Kuan Han-ch'ing

Kuan Han-ch'ing kwänˈ hän-chĭngˈ [key], c.1240–c.1320, Chinese playwright of the Yüan dynasty. He resided mainly in the capital Ta-tu (Beijing), where he acquired a reputation as a libertine. Of his 63 plays, 21 survive; six are incomplete or fragmentary. Most concern virtuous women who endure grave injustices without complaint, or whose moral integrity and intelligence bolster weak-willed men; three adventurous historical romances also remain.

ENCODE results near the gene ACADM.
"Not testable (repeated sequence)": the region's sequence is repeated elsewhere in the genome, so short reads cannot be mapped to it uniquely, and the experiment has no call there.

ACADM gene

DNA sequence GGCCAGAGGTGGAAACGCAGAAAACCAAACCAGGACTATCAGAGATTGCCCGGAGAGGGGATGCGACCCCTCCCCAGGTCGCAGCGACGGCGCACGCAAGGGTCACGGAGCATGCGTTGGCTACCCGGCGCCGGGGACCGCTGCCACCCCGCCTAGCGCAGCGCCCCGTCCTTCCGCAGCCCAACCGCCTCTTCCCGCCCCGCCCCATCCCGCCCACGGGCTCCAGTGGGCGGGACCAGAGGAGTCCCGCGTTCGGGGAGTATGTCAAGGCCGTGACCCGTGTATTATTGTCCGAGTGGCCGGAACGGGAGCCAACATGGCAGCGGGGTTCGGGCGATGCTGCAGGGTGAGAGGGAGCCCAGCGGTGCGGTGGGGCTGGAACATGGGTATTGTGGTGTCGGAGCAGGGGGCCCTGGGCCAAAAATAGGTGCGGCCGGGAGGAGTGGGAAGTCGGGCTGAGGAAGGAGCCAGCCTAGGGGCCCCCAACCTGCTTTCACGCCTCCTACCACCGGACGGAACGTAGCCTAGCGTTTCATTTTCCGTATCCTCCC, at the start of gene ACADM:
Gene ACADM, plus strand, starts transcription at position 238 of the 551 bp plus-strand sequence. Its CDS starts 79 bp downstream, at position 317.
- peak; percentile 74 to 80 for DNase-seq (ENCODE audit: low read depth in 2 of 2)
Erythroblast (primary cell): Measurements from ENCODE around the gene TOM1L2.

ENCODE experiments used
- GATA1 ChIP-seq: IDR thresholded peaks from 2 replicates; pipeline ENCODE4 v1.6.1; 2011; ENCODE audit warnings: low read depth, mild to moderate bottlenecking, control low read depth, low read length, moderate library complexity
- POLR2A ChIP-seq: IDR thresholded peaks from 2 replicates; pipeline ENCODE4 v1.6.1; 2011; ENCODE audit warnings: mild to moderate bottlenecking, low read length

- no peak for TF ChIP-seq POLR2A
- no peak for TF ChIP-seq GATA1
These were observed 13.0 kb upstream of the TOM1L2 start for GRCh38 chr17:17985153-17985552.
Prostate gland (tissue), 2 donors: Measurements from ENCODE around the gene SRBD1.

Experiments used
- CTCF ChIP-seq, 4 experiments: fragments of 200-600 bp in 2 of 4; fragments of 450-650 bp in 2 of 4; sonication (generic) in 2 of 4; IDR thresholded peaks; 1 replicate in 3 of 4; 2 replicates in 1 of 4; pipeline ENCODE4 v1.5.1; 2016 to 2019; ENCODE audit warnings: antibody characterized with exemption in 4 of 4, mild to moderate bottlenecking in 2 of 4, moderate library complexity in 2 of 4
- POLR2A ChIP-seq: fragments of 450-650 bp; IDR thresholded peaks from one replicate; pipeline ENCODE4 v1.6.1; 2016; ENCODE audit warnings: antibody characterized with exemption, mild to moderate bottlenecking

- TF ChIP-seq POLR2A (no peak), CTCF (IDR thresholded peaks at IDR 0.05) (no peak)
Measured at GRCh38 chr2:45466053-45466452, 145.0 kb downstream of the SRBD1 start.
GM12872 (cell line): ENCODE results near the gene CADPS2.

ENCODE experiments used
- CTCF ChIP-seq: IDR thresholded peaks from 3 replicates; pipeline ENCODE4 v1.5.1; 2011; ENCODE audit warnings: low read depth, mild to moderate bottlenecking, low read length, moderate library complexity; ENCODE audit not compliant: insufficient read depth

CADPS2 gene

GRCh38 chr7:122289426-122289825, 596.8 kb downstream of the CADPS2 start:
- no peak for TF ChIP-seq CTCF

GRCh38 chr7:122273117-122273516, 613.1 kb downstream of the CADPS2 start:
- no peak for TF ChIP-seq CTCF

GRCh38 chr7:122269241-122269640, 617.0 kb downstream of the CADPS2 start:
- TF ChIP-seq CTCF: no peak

See translations by H. and G. Yang (1958) and C. Shih (1972).

The Columbia Electronic Encyclopedia, 6th ed. Copyright © 2024, Columbia University Press. All rights reserved.

See more Encyclopedia articles on: Asian Literature: Biographies